Patrick and her #10 Aspen Dental Chevrolet SS have been supporting an initiative termed the Healthy Mouth Movement, where dentists in the Aspen Dental network are delivering free care to many veterans who have served our nation. To date these dentists, through the Healthy Mouth Movement, have donated over $3 million in dentistry!

Attendees of the Aspen Dental VIBE Session had a chance to mingle with Patrick after a day spent in discussion of the way that dental service organizations enable new graduates to enter the profession. Here is a brief Q&A session THE NEXTDDS recently completed with Ami regarding the event:

Q. What is next for your dental career after graduation?
I have all my options open and am looking for the best opportunity. While I’m planning on practicing in the Chicago area after graduation, I plan on relocating to the south after a short time—Georgia’s home for me. Right now I’m considering both private practice and DSO (dental service organization) practice options.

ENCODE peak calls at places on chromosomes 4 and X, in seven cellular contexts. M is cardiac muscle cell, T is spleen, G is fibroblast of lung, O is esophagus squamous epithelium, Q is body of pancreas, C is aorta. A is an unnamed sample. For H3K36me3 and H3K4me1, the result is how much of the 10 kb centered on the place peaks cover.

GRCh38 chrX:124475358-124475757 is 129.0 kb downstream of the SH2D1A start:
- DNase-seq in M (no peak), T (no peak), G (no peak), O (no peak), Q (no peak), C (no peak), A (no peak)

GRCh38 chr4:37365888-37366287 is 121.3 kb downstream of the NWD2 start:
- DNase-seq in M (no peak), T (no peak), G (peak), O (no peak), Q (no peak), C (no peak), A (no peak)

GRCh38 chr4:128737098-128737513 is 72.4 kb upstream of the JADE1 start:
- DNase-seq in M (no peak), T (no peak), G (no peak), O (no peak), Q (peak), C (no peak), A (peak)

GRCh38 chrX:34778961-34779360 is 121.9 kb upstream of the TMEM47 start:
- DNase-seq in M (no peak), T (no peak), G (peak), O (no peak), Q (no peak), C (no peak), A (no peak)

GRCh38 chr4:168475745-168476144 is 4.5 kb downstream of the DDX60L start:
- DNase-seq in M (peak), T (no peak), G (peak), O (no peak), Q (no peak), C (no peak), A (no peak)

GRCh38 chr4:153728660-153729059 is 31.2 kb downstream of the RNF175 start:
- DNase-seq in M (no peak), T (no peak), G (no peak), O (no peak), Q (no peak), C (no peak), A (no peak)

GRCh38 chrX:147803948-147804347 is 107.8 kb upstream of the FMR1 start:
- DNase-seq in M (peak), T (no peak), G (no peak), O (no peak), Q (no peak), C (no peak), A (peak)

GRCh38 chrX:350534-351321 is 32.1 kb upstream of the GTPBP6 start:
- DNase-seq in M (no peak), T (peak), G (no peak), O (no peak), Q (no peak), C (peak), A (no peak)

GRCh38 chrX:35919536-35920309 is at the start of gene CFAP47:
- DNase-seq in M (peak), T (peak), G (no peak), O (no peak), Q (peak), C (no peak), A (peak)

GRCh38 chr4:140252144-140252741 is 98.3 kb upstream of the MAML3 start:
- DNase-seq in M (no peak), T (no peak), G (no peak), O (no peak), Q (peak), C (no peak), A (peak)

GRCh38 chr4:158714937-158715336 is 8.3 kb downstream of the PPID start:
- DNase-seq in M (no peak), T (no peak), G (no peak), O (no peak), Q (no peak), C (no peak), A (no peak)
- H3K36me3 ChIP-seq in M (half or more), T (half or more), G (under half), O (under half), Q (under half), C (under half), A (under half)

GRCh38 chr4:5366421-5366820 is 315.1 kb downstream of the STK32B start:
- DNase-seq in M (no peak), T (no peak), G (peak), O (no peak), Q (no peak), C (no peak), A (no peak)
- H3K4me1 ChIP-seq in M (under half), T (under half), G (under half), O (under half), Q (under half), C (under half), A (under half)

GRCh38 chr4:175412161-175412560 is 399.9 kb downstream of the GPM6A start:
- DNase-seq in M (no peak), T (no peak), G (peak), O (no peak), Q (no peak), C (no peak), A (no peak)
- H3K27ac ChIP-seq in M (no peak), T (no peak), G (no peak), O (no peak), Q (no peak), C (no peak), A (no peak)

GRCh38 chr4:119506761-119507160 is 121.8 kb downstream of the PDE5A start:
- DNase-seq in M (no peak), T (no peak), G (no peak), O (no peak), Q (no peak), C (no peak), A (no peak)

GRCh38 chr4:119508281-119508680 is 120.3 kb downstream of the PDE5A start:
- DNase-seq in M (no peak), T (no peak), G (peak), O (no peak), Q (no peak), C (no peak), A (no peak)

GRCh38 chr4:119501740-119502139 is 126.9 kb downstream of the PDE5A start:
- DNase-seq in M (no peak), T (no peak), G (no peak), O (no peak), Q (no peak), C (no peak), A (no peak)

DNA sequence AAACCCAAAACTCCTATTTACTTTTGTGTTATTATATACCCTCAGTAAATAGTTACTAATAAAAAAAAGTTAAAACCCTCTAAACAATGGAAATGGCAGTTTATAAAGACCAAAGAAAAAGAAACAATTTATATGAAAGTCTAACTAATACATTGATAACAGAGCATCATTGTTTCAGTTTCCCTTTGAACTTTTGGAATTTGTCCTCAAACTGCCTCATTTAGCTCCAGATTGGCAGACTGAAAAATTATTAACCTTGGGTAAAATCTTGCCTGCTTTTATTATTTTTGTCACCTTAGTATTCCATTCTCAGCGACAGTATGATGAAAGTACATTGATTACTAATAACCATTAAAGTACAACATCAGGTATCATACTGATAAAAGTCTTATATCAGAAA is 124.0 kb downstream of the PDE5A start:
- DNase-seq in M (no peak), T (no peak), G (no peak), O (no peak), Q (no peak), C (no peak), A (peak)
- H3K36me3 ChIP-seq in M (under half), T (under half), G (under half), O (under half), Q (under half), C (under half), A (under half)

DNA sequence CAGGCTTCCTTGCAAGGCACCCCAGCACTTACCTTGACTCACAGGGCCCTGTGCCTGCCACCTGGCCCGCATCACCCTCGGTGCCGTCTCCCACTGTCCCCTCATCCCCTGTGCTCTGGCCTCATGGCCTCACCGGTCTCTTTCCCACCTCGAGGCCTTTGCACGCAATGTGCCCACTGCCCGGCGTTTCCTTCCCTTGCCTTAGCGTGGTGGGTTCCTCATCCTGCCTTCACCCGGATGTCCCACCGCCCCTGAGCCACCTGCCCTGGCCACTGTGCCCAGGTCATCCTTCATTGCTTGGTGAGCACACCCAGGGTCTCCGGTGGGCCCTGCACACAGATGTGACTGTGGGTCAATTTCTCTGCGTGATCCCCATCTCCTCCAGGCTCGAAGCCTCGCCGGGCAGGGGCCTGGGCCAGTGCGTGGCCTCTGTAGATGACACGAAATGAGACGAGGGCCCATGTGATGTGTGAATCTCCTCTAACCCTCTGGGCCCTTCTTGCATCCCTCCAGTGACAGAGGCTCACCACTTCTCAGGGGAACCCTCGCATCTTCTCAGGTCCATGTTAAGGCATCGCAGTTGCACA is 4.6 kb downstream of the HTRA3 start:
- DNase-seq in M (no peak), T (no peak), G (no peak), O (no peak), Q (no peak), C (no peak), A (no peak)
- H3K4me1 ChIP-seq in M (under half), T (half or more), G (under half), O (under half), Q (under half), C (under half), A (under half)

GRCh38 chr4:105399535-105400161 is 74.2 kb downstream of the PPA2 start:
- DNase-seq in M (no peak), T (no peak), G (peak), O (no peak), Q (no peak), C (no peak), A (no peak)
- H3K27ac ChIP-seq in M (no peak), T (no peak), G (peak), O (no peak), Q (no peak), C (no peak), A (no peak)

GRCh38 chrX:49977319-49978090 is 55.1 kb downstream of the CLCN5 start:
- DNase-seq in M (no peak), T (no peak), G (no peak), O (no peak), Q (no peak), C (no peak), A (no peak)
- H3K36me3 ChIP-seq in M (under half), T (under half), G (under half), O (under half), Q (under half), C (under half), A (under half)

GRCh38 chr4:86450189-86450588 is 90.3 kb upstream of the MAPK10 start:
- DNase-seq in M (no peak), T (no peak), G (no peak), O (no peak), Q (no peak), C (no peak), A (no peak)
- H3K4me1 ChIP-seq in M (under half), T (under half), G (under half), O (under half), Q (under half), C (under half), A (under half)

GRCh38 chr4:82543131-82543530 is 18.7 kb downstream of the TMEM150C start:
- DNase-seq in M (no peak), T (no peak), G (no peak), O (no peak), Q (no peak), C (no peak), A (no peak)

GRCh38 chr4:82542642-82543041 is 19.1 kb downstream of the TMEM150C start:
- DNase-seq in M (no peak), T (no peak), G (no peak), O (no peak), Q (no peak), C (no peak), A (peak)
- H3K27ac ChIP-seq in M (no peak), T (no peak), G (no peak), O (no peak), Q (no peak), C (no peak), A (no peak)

Q. What’s the most important consideration for your next step?
I’ll need to be working, and I know it’ll be important to improve my skill set. I would like to continue learning about the business of dentistry and will hopefully have a practice of my own one day.

group-photo
Left to Right:  Tabitha Dunham (Oklahoma), Aaron Henderson (Minnesota), Kyle Coghlan (Tennessee), Danica Patrick, Bob Fontana (Aspen Dental), Ami Pandya, and Alex Mitchell (Temple)

Q. That’s great! How did you become involved with this Chicago event?